List Your Blog in Directories

At one time this was the only way to get your blog noticed. Now there are more social networking tools out there and it is tempting to rely on them. While I personally recommend Networked Blogs through Facebook and Twitter to jump start your blog traffic, you should still spend the time to list your blog with directories. Blog Catalog is good if you take the time to log in fairly regularly and make sure your page is updating with your latest posts. List with Invesp.com and Top Listed.net/astrology at the very least.

Timing is Everything

Get your posts up early. If you are writing about an event in the future, like an eclipse, get your piece up at least a week ahead of the event.

Not Last and Certainly Not Least–Content

Posting regularly is good but not enough. If you want to build your traffic you might find you’ll have to stretch yourself as a writer and astrologer to build a broad body of work that captures the notice of the search engines. Jeffrey Kishner does it by having different writers on his blog, but we all don’t have Jeffrey’s luxury.

Topics that capture search engines’ attention are horoscopes, current events, crime topics, and celebrities. Specific astrological events that get hot play are eclipses, full moons, and equinoxes. Devote some of your posts to these topics and you’ll see an increase in traffic on those days.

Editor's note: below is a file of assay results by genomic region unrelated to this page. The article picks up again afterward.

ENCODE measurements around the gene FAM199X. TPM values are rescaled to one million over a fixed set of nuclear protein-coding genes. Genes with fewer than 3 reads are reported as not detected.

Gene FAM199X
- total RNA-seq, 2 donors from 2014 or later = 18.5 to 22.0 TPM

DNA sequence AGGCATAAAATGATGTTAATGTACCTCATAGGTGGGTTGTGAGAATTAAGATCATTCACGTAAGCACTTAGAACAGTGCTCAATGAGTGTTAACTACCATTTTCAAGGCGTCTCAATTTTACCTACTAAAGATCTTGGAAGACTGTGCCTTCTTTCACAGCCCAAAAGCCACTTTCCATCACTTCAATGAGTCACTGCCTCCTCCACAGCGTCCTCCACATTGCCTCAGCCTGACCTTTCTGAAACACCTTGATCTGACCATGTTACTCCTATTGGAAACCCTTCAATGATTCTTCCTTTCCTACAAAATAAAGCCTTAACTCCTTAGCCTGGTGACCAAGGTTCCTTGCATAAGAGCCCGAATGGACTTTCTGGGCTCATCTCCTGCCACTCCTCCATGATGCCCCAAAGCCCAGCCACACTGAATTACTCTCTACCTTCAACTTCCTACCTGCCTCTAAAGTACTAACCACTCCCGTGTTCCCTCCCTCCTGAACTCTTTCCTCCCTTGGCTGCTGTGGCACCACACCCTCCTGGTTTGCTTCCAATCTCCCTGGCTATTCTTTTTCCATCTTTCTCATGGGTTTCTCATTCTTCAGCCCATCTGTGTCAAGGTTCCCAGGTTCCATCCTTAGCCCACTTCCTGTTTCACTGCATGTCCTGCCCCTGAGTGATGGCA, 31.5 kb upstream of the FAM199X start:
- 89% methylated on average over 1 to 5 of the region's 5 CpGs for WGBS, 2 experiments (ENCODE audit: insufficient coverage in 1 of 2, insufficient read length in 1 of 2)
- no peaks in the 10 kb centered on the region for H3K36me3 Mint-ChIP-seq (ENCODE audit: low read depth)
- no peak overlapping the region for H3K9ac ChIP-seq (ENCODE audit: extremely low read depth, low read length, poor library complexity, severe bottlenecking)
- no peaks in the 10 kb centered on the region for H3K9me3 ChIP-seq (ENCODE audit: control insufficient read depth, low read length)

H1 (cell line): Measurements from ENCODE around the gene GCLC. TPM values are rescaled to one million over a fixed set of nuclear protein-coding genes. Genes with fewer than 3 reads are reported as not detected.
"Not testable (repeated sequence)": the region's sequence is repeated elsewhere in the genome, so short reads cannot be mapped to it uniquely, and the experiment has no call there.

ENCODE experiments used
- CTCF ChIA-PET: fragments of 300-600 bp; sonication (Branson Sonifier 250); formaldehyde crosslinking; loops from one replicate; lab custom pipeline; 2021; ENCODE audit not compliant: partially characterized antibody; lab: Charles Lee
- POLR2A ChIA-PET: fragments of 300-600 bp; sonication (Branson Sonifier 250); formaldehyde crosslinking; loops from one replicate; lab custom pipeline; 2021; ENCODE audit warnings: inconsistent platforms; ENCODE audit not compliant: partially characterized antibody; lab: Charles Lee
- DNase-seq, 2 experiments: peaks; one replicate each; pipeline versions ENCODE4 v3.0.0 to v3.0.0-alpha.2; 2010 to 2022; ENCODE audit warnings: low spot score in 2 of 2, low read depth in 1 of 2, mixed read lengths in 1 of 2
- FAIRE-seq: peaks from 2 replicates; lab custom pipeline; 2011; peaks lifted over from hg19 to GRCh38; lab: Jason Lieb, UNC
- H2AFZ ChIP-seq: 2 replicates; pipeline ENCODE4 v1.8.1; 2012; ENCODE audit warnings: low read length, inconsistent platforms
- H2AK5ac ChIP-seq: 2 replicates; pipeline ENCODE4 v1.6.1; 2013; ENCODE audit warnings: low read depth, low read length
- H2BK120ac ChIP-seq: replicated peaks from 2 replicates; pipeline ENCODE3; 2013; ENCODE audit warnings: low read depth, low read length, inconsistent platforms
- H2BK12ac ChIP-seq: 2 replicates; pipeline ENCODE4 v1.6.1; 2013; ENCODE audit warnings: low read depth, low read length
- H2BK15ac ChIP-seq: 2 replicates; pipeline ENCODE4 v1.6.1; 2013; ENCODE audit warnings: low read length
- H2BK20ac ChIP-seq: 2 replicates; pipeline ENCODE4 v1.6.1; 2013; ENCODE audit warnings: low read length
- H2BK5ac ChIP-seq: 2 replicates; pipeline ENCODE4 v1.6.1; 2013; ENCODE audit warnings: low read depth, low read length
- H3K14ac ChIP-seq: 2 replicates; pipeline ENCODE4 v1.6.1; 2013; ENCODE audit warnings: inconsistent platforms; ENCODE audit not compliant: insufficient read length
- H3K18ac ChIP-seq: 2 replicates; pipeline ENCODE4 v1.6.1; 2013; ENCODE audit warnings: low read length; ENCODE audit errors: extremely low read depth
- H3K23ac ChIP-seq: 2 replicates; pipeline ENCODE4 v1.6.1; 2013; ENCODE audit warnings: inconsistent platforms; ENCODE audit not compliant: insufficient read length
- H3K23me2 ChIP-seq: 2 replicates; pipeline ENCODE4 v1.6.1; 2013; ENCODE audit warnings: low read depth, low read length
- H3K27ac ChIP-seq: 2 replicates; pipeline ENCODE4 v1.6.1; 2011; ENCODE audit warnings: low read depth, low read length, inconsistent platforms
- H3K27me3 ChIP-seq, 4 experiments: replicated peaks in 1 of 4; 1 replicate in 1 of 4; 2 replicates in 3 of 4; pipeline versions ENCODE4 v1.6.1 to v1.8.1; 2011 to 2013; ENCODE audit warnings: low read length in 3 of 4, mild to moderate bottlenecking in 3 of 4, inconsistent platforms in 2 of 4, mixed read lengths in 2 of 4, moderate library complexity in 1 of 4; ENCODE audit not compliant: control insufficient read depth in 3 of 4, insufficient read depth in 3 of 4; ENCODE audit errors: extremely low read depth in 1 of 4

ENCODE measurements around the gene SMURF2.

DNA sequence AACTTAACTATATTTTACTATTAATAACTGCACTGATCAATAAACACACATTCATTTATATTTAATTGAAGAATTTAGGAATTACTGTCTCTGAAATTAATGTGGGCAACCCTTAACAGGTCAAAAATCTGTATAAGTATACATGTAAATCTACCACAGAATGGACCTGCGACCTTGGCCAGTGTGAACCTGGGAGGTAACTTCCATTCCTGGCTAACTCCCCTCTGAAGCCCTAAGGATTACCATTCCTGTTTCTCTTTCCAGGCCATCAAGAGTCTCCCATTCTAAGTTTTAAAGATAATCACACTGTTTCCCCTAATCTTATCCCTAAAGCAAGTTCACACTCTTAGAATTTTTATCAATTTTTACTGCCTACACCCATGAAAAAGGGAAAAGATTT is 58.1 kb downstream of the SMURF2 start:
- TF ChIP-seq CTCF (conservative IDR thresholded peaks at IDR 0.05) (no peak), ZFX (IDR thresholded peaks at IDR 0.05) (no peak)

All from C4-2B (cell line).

Question: How have you improved traffic on your blog?

Image posted under a Creative Commons license from Flickr.


headshotsmallBeth Turnage authors Astrology Explored as well as being publisher of Astrology Media Press. Beth is available for private consultations. You can contact Beth at starrynightastro@aol.com.

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Three Common Metrics to Measure Your Blog’s Success

April 8, 2010

measurementEllen asked:

I use Google Analytics and am looking for a good article on the 3-5 most important things to track. I can get so lost looking at the data and imagining what it means and what to do about it.

Let’s start at some basics and in future posts we can provide some deeper knowledge. (hint, Jeffrey Kishner!)

Blog Traffic

No one wants to answer this question. What kind of traffic do you need to “arrive” as a substantial blog? What would it take to become something like Sasstrology, the number astrology blog on the net?

Different internet gurus sling about page hits, page views, and unique visitors. Most advertisers are looking for unique visitors, actual people, not spyders or bots that are reading your page. From my experience to place as a notable blog, an authoritative source, you need to break the 100 unique visitor per day mark or 3,000 unique visitors per month. Sasstrology on the other hand has nearly 26,000 unique visitors per month.

That being said, the niche for astrology blogging is very small and even blogs with a few hundred page views per month rate on invesp.com.

Bounce Rate

If someone comes to visit you in your home, you’d like them to stay a while, not bounce right in and out the door. Bounce rate measures whether or not people are staying to look at your content.

One website says this about bounce rate

average bounce rates are 30% and anything above 50% is bad and below 20% is awesome.